Why You Need a Trust – Self – Sufficiency

One of the main purposes of setting up a Trust is self-sufficiency, meaning I and my loved ones are able to handle our own affairs, and do not need to rely upon a government organization or agency.

The way we do this is by putting it in “writing”, in a legal and regulatory manner, that will be accepted by the financial and governmental organizations.

With the present Covid-19 virus, it is more clear than ever that our government is overwhelmed and lacks the resources to take care of all those who need it. Courts are shut down or have significantly delayed and reduced services.

Thus the “Planning” in Estate Planning is the most important aspect. Preparing in advance for a probable and certain event is a no-brainer. We will all die. Real life experience tells us that more “goes wrong” than right, and that hoping for wining the lottery ticket is a fool’s errand.

If you have time and capability now, why wait for the stressful and frustrating emergency to materialize, requiring an “immediate resolution”, only to find that you must rely on the governmental system and “get in line” of a large backlog of others.

When you set up a Trust you designate a successor Trustee who will wind down your affairs upon death. It is advisable to transfer or relate as many assets (e.g. real estate, financial accounts, life insurance) to the Trust allowing for a complete bypass of the Probate Court process.


What is a Pet Trust?

A Pet Trust is usually a Subtrust built into the regular Revocable Trust.

The Pet Trust can nominate its own set of Trustee(s) or depend on the parent or Revocable Trust’s Trustee(s).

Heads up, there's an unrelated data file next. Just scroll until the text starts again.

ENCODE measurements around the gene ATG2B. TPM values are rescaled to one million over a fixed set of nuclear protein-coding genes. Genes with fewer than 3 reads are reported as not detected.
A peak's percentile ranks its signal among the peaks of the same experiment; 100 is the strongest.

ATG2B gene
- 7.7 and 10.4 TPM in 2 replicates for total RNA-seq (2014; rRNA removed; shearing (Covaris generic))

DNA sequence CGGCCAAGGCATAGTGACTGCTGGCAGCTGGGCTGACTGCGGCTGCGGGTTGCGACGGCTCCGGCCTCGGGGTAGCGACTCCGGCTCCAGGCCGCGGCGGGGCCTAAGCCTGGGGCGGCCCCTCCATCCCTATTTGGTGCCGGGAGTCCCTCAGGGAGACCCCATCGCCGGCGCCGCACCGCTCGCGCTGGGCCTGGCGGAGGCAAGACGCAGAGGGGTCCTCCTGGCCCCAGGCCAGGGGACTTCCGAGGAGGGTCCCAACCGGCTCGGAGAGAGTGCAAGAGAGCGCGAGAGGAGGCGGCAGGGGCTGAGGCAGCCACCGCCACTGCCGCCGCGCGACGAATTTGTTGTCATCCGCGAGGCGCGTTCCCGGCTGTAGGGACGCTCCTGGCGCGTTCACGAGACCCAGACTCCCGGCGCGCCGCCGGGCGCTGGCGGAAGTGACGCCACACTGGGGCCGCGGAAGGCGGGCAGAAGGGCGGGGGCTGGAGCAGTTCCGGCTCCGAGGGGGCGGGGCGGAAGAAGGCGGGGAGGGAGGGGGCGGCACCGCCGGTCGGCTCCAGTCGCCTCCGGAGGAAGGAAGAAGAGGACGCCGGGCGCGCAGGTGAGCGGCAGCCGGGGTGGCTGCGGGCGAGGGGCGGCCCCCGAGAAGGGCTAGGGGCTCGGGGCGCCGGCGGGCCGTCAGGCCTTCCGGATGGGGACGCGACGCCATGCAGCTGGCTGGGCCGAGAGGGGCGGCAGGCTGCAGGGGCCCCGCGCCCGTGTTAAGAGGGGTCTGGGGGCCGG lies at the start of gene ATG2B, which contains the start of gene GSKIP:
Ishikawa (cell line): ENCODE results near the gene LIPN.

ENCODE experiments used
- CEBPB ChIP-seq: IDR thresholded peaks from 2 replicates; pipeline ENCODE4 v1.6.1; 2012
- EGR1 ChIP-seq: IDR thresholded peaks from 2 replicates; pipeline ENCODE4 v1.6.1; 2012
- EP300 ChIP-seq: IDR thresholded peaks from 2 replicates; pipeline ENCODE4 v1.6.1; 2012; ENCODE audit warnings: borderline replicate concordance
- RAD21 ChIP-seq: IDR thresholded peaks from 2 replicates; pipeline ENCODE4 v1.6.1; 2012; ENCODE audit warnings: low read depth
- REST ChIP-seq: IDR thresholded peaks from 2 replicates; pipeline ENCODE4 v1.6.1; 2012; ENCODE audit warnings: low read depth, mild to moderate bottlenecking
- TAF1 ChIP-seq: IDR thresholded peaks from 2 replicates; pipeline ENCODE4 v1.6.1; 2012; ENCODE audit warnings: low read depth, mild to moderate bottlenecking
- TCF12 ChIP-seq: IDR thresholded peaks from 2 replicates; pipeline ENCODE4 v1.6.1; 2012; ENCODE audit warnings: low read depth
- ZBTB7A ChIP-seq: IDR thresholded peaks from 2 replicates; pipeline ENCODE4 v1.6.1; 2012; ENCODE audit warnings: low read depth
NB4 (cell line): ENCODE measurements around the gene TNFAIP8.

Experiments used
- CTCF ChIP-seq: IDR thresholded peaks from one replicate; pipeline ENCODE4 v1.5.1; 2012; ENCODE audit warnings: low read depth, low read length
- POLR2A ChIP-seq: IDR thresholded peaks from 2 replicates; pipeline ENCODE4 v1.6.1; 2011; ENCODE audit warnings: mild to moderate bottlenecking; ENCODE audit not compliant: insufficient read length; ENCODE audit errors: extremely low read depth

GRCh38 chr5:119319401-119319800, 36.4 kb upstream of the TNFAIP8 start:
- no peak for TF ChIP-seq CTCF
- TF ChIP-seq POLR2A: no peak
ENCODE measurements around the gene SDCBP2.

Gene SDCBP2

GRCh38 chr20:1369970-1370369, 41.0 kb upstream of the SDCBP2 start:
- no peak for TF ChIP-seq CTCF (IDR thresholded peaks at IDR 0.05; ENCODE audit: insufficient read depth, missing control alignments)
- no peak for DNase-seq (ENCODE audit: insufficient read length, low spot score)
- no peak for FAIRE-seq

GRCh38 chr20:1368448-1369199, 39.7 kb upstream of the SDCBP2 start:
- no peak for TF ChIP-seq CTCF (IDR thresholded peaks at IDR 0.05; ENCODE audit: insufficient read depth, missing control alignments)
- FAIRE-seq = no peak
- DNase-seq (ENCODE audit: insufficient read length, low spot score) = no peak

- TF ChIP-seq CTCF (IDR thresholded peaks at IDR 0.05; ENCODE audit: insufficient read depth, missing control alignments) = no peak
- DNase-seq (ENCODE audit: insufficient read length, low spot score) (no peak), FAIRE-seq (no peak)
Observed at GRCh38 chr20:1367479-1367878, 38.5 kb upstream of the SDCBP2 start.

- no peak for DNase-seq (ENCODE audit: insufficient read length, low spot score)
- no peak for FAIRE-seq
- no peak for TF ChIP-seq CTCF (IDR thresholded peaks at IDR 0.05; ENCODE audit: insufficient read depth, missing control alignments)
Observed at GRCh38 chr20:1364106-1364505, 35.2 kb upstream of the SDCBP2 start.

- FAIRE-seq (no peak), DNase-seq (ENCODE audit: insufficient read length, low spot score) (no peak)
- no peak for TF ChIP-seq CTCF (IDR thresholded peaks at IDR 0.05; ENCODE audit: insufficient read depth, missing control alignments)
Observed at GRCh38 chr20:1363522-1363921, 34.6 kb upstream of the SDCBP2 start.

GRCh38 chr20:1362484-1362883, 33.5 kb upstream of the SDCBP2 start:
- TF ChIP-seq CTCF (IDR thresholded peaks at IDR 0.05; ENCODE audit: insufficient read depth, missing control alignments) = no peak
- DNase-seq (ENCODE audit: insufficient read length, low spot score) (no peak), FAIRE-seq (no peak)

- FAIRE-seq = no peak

The Pet Trust will usually be funded with a lump sum of money sufficient for the lifetime care of the Pets.

Other common provisions include designating a veterinarian, a request to keep your Pets together if more than one, and a designating Pet Sanctuary as fail-safe contingency.

An alternative to the Pet Trust involves gifting your pet to the preferred individual or organization along with a lump sum of money for the care.

Under California Law, a pet is considered the personal property of the owner.

For more information please contact the Law Offices of Hanlen J. Chang.


Someone Just Died – What Now?

There are three scenarios upon the passing of an individual:

  1. With a Trust;
  2. With a Will;
  3. No Trust or Will.

Whatever the scenario, there are additional post death administrative tasks to handle.

Passing With a Trust

The most efficient and secure succession setup and mechanism is to have a Trust.

One major benefit is that it bypasses the need for Probate Court (more specifically explained below).

Of importance is understanding that assets have to be transferred into Trust before death and out of Trust after death.

Equally important is the before and after tax planning and management of the assets.

Common Post Death Trust Administration tasks include:

  • Inventorying, valuing, and managing trust assets;
  • Satisfying or resolving debts (e.g. mortgages, utilities, credit cards, auto loans..etc.);
  • Filing Tax Returns (sometimes outsourced to a CPA);
  • Trust asset distribution (including sub-trust funding if applicable);
  • Collecting and distributing assets outside of Trust where applicable.

Another Trust advantage is when a beneficiary is a Non-Resident Foreigner, bypassing delays, verification, and tax withholding by financial institutions or third parties.

Passing With a Will or No Will